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Posted by: Marina Pol Longo on 8/4/2014

Linking private sector investment to social prosperity is not a new idea. Business leaders and politicians alike have touted the benefits of private investment in job creation and GDP growth. The impact of these investments on social prosperity, while undeniable, also has limits. As Harvard Professor Michael E. Porter states, “We’ve long understood that while economic development is beneficial for social progress, generally, it's not sufficient.” Shared value can play a unique role in driving the national dialogue about increasing competitiveness while fostering social prosperity. Placing social value creation at the core of business strategy rather than as a byproduct has the potential to uncover big opportunities for individual companies and create greater prosperity at the national level.

Posted by: Neeraja Bhavaraju on 6/10/2014

Planet Money, a show dedicated to economics on National Public Radio (in the U.S.) is often informative and entertaining – but rarely is it shocking. 

Posted by: Michael Murray on 5/12/2014

For the first time, the Shared Value Leadership Summit will broadcast live online. Drop in to hear Michael Porter and three leading public and private investors discuss their approaches to shared value in front of an audience of 300 shared value leaders from around the world. The broadcast is tomorrow, May 13 from 8:30 am to 10:30 am EST / 12:30 pm to 2:30 pm GMT.  Visit for the stream link and additional details.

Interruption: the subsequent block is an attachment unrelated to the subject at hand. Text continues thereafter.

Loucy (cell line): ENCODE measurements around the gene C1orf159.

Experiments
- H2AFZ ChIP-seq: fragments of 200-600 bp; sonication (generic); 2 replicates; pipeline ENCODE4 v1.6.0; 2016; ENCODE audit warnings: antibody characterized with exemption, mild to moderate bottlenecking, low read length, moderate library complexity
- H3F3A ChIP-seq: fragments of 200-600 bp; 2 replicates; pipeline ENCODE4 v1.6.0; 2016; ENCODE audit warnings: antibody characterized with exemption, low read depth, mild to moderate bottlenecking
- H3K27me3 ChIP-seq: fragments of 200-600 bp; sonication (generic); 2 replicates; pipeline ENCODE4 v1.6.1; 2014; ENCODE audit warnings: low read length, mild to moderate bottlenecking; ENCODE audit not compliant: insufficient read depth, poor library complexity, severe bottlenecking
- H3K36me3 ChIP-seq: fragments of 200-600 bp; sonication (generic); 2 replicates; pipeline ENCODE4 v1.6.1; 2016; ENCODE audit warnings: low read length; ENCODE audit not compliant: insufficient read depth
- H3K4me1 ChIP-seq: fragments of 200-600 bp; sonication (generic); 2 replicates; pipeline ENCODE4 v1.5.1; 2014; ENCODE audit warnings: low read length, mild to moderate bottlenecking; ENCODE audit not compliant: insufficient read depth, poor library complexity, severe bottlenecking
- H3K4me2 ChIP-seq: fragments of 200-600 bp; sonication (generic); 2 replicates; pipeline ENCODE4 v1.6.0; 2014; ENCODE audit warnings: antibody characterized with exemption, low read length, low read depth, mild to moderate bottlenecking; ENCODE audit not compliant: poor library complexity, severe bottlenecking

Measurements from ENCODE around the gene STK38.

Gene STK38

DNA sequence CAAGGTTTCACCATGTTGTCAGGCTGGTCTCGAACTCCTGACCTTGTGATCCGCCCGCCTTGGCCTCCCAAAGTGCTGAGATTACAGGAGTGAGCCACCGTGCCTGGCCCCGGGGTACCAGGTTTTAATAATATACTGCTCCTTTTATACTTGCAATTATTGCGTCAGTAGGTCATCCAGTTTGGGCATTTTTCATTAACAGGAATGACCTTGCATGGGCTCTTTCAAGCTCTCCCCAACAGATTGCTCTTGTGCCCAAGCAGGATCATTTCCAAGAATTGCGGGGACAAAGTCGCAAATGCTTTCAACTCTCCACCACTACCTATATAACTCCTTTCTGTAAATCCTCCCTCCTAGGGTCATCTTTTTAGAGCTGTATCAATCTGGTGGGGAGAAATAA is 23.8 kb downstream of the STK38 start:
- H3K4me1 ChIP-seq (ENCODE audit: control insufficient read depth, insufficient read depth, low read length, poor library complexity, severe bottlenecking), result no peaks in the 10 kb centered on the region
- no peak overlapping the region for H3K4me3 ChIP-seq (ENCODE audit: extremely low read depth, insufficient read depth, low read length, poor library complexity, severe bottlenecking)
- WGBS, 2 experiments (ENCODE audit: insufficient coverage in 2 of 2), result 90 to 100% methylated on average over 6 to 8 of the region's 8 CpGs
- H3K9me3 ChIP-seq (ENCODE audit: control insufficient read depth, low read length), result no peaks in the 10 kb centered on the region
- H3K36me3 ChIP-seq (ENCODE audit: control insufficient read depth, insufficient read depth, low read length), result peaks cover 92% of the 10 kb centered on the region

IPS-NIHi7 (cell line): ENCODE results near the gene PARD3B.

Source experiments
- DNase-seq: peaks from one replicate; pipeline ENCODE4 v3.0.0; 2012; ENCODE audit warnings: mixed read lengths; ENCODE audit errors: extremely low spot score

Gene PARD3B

Please share this link with colleagues, friends, and skeptics, and join the conversation on Twitter by following #SVInvest and @SVInitiative. See the 2014 Summit social media guide for the complete listing of speakers' handles and social media activity at the Summit.

Posted by: Creating Shared Value on 4/7/2014

Roundtable on Shared Value in Education

Earlier this year at the World Economic Forum, 17 corporate and global education leaders gathered in Davos to discuss the role of business in global education. The conversation, led by Mark Kramer and Michael. E Porter with leaders from Pearson, Western Union, Discovery Education and others, is now published in full in Stanford Social Innovation Review.

Posted by: Michelle Morgan-Nelsen on 3/20/2014

Yoshinori Isozaki’s path to shared value was a difficult one. As CEO of Kirin, his goal was to shape the company of the future—one that contributes to society in an impactful way. But among the assets in Kirin’s large food and beverage business are two of Japan’s most popular beers: Kirin Lager and Ichiban Shibori. How does a company that makes alcoholic beverages also address the social needs it might create, like drunk driving accidents? And further up the supply chain, how can the company make sure its beer factories don’t adversely affect the environment?

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